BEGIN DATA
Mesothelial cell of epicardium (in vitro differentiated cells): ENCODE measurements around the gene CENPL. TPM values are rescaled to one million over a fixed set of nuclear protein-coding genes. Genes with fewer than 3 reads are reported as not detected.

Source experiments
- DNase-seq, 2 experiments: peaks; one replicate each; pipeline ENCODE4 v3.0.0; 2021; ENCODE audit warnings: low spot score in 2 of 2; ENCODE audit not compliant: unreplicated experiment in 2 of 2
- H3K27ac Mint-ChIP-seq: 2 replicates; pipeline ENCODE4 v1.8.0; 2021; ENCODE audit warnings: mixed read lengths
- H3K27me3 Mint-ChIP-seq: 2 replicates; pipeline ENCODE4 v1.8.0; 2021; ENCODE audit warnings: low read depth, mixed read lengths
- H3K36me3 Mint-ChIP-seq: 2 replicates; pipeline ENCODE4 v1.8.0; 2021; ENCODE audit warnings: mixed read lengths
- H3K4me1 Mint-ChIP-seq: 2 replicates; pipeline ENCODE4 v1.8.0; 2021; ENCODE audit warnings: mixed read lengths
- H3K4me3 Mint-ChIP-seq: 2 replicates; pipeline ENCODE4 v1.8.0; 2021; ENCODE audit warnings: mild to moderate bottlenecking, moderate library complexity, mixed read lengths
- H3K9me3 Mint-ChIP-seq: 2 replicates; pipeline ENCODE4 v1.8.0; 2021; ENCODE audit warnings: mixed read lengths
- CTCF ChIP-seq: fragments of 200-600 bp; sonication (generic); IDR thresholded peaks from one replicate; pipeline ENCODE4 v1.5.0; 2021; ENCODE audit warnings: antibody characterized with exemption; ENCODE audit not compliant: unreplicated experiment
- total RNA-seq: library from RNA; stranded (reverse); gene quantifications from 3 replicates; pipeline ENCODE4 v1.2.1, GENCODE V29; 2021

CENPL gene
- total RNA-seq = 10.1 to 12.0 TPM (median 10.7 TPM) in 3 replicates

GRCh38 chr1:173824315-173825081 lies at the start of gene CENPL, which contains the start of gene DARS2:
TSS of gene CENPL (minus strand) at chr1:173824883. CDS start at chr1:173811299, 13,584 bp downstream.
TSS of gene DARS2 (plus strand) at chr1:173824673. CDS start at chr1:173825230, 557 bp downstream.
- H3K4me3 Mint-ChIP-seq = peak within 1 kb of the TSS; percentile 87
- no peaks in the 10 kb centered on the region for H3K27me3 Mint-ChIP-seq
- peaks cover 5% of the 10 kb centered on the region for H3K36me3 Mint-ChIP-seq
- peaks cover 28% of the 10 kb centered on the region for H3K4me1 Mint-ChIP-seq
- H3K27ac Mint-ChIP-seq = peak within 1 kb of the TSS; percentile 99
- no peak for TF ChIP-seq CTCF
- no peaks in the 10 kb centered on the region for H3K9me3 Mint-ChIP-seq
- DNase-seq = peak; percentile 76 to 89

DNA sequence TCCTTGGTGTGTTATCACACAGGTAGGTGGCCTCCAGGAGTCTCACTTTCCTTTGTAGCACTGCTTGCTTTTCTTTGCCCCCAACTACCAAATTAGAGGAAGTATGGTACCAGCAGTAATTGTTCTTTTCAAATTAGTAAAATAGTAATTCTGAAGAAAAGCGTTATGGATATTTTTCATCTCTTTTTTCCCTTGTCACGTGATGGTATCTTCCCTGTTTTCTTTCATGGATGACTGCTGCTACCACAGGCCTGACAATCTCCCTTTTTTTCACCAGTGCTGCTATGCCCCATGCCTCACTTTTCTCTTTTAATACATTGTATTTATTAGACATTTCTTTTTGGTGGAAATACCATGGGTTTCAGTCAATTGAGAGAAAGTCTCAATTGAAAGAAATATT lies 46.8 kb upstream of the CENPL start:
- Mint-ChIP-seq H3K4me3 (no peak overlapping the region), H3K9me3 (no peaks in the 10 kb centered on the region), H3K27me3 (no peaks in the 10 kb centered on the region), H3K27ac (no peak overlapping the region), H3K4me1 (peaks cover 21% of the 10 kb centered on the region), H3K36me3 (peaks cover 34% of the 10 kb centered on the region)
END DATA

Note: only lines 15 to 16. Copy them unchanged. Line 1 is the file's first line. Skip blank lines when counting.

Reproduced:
TSS of gene CENPL (minus strand) at chr1:173824883. CDS start at chr1:173811299, 13,584 bp downstream.
TSS of gene DARS2 (plus strand) at chr1:173824673. CDS start at chr1:173825230, 557 bp downstream.